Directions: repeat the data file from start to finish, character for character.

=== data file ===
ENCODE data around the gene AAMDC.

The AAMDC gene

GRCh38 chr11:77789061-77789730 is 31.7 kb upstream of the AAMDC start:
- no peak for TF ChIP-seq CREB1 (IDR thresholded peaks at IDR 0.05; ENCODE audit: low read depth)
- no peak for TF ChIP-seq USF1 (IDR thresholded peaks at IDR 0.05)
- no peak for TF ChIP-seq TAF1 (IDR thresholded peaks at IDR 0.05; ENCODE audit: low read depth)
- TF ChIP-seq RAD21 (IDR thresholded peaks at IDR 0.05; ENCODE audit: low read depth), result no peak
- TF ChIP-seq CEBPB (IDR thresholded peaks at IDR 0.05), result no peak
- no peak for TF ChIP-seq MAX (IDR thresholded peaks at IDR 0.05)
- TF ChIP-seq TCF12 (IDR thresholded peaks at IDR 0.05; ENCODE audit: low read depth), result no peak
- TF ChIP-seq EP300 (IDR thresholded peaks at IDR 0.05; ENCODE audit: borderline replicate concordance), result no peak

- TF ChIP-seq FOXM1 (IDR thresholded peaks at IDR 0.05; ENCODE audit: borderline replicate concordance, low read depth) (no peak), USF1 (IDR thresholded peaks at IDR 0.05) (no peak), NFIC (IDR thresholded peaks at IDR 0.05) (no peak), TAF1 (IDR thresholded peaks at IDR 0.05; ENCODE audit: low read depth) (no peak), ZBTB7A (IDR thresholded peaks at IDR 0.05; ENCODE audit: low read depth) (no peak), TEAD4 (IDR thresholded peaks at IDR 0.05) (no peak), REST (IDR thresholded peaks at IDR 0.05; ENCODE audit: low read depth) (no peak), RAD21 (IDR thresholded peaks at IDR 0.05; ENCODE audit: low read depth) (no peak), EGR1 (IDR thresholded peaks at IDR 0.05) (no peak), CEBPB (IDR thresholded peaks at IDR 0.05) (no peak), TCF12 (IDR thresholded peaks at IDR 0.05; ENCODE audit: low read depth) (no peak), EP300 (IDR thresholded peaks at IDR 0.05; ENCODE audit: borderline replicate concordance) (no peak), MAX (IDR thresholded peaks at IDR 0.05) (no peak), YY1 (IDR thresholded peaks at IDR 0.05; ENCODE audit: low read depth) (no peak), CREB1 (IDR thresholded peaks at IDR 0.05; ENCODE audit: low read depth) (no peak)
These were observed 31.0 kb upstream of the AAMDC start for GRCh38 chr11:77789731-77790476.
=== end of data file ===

ENCODE data around the gene AAMDC.

The AAMDC gene

GRCh38 chr11:77789061-77789730 is 31.7 kb upstream of the AAMDC start:
- no peak for TF ChIP-seq CREB1 (IDR thresholded peaks at IDR 0.05; ENCODE audit: low read depth)
- no peak for TF ChIP-seq USF1 (IDR thresholded peaks at IDR 0.05)
- no peak for TF ChIP-seq TAF1 (IDR thresholded peaks at IDR 0.05; ENCODE audit: low read depth)
- TF ChIP-seq RAD21 (IDR thresholded peaks at IDR 0.05; ENCODE audit: low read depth), result no peak
- TF ChIP-seq CEBPB (IDR thresholded peaks at IDR 0.05), result no peak
- no peak for TF ChIP-seq MAX (IDR thresholded peaks at IDR 0.05)
- TF ChIP-seq TCF12 (IDR thresholded peaks at IDR 0.05; ENCODE audit: low read depth), result no peak
- TF ChIP-seq EP300 (IDR thresholded peaks at IDR 0.05; ENCODE audit: borderline replicate concordance), result no peak

- TF ChIP-seq FOXM1 (IDR thresholded peaks at IDR 0.05; ENCODE audit: borderline replicate concordance, low read depth) (no peak), USF1 (IDR thresholded peaks at IDR 0.05) (no peak), NFIC (IDR thresholded peaks at IDR 0.05) (no peak), TAF1 (IDR thresholded peaks at IDR 0.05; ENCODE audit: low read depth) (no peak), ZBTB7A (IDR thresholded peaks at IDR 0.05; ENCODE audit: low read depth) (no peak), TEAD4 (IDR thresholded peaks at IDR 0.05) (no peak), REST (IDR thresholded peaks at IDR 0.05; ENCODE audit: low read depth) (no peak), RAD21 (IDR thresholded peaks at IDR 0.05; ENCODE audit: low read depth) (no peak), EGR1 (IDR thresholded peaks at IDR 0.05) (no peak), CEBPB (IDR thresholded peaks at IDR 0.05) (no peak), TCF12 (IDR thresholded peaks at IDR 0.05; ENCODE audit: low read depth) (no peak), EP300 (IDR thresholded peaks at IDR 0.05; ENCODE audit: borderline replicate concordance) (no peak), MAX (IDR thresholded peaks at IDR 0.05) (no peak), YY1 (IDR thresholded peaks at IDR 0.05; ENCODE audit: low read depth) (no peak), CREB1 (IDR thresholded peaks at IDR 0.05; ENCODE audit: low read depth) (no peak)
These were observed 31.0 kb upstream of the AAMDC start for GRCh38 chr11:77789731-77790476.